Flagging its concern over the “violence” in the wake of amendments to the Citizenship Act, the Supreme Court Thursday observed that the endeavour must be for peace.
“As such there is so much of violence… The country is going through difficult times and the endeavour should be for peace. Such petitions don’t help,” Chief Justice of India S A Bobde, heading a three-judge bench, told a lawyer who mentioned a plea which sought a declaration that the Citizenship (Amendment) Act is constitutional and demanded action against protesters and media houses for “spreading rumours”.
The bench, also comprising Justices B R Gavai and Surya Kant, expressed surprise at the prayer to declare the Act as Constitutional, saying there was already a presumption of Constitutionality to a law passed by Parliament.
The CJI said the court’s role was to examine the validity, and not declare a law Constitutional. “How can we declare it constitutional? There is anyway a presumption of Constitutionality. You have been a student of law, you would know,” CJI Bobde told advocate Vineet Dhanda who mentioned the petition filed by Mumbai-based lawyer Puneet Kaur Dhanda.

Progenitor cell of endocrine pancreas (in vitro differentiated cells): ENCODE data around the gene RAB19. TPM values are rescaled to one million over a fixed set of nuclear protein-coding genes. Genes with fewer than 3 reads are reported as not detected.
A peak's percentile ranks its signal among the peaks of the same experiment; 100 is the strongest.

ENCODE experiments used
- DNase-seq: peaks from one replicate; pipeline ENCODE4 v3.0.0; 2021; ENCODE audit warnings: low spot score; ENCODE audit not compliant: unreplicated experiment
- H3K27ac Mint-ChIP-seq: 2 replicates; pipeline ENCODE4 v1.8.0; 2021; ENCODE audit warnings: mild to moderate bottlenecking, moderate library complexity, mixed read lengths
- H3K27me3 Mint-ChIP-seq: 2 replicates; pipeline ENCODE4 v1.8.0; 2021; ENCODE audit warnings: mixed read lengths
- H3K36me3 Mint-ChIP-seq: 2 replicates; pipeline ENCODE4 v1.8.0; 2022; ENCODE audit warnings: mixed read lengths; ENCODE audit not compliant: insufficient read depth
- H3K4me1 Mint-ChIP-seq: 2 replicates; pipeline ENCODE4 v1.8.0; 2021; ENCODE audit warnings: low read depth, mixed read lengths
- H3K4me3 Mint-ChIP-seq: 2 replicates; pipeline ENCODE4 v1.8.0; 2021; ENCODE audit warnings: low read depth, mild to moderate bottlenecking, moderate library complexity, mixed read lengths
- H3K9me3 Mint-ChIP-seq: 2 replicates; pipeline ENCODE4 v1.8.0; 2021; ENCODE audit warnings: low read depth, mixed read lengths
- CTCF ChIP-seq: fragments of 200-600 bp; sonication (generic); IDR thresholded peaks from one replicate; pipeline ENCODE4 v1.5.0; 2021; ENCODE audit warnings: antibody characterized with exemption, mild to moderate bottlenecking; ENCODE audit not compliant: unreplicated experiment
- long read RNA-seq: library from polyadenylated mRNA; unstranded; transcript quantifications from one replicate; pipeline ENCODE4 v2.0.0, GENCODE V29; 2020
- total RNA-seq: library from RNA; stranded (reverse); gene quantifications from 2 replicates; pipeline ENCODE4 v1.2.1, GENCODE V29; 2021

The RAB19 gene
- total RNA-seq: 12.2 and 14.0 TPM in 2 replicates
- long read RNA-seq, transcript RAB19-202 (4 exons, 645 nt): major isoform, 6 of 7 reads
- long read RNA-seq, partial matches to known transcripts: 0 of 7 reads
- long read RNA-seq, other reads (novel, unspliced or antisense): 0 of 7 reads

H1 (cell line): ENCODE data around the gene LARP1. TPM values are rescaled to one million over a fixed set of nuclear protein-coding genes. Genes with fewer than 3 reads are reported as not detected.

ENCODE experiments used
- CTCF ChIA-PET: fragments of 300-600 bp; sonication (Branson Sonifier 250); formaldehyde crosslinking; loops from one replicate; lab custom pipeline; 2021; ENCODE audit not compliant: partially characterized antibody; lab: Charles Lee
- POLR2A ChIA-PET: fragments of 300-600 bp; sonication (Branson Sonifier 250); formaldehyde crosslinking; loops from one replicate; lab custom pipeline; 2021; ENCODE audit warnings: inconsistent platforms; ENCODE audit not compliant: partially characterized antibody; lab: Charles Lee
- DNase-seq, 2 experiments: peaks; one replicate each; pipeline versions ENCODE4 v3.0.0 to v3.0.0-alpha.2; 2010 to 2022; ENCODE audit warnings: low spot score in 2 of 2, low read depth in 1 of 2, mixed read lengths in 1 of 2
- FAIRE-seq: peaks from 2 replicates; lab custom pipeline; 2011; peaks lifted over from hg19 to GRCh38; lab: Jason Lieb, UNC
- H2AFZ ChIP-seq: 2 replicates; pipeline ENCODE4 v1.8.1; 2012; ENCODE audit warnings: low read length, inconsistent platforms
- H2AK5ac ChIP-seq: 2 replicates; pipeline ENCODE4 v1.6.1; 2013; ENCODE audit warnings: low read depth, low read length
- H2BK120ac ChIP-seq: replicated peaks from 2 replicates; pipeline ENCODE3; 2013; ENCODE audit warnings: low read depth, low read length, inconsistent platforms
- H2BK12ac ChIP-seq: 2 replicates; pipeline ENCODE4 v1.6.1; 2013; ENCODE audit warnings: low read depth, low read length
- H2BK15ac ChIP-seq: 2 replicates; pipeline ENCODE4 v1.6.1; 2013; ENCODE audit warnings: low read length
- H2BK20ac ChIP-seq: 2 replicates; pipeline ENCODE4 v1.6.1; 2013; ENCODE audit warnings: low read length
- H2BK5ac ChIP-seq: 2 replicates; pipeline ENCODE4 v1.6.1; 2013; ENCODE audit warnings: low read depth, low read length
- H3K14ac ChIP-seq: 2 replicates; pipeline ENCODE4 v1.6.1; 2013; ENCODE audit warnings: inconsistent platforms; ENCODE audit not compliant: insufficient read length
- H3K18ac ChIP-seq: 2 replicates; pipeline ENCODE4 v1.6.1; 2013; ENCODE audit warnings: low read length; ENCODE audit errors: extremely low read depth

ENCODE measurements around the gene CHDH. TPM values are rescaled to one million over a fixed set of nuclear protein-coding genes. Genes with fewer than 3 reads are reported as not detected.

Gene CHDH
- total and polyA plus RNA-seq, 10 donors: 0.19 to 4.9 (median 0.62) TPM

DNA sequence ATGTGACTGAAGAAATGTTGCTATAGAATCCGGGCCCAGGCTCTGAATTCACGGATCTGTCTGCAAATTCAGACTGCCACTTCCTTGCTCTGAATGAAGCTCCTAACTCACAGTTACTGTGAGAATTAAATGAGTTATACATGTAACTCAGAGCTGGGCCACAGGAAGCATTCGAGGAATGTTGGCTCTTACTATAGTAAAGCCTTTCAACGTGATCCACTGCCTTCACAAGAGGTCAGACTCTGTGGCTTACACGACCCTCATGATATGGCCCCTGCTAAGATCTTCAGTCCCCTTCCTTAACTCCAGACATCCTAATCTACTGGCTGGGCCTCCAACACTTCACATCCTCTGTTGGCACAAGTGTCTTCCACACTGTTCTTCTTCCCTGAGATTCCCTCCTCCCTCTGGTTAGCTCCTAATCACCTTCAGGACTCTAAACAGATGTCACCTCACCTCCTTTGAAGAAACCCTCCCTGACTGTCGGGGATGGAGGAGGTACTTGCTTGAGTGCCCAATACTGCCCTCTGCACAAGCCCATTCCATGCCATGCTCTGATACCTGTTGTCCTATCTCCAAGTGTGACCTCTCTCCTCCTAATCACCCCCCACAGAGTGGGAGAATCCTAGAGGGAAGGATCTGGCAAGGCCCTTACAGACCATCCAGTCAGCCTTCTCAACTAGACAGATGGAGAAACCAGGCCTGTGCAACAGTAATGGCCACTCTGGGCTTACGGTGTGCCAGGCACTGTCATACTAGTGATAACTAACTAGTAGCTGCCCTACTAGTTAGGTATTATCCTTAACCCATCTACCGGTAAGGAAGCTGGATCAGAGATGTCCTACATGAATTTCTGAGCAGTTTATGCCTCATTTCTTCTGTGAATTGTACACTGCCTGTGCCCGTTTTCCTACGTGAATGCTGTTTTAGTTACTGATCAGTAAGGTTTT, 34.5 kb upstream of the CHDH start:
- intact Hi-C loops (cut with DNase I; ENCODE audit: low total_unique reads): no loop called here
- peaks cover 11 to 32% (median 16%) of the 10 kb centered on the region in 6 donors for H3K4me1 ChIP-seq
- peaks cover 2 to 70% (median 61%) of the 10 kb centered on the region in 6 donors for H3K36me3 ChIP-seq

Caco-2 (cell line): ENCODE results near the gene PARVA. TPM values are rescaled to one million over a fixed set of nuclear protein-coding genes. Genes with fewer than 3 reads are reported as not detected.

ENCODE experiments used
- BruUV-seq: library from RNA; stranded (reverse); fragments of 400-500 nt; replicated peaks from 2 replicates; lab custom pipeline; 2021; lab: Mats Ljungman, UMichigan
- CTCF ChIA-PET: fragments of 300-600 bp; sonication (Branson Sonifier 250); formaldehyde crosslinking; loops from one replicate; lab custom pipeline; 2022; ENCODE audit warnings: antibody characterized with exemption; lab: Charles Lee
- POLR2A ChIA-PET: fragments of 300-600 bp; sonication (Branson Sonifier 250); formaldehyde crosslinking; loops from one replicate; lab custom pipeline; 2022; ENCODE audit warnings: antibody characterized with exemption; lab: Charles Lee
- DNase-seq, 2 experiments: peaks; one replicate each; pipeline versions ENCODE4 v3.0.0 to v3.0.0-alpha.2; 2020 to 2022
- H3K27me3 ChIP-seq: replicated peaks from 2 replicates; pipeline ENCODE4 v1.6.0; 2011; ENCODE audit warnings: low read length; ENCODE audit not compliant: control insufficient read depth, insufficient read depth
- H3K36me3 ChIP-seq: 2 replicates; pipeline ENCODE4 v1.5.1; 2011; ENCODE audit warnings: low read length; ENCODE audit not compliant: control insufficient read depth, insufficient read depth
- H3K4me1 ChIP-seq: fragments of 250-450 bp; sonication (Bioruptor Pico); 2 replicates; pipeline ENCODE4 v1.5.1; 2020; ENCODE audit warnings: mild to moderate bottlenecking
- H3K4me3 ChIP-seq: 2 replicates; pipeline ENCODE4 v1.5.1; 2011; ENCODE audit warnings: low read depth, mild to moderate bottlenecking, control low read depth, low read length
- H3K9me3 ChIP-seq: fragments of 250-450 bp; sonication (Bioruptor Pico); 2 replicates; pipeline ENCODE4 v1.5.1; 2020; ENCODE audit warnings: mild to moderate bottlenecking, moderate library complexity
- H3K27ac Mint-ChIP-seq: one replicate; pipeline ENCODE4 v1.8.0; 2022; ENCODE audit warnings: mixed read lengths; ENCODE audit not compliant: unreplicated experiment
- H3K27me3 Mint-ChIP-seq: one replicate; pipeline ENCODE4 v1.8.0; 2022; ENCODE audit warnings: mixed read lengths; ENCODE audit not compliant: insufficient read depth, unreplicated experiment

Dhanda sought an urgent hearing on the petition, but the court did not grant it. On December 18, the apex court had decided to hear petitions challenging the Act and issued notices. It refused to stay the operation of the Act and set January 22 as the hearing date.
Issuing notice, it also orally instructed Attorney General K K Venugopal to ask the government to publicise the provisions of the Act through the media to remove any confusion over it.
It will hear Friday a plea by the Centre seeking transfer of petitions challenging the Act pending before various High Courts to the top court. On Wednesday, appearing for the Centre, Solicitor General Tushar Mehta told the court that there was a possibility that High Courts may give different orders which will create confusion.
The bench said the court was of the prima facie view that the High Courts should also look into the matter and the Supreme Court could look at it in case of a conflict. Mehta pointed out that there were already about 60 petitions challenging the Act pending before the Supreme Court. To this, the bench said the High Courts dealing with the matter will also give it the advantage of having their views on the matter.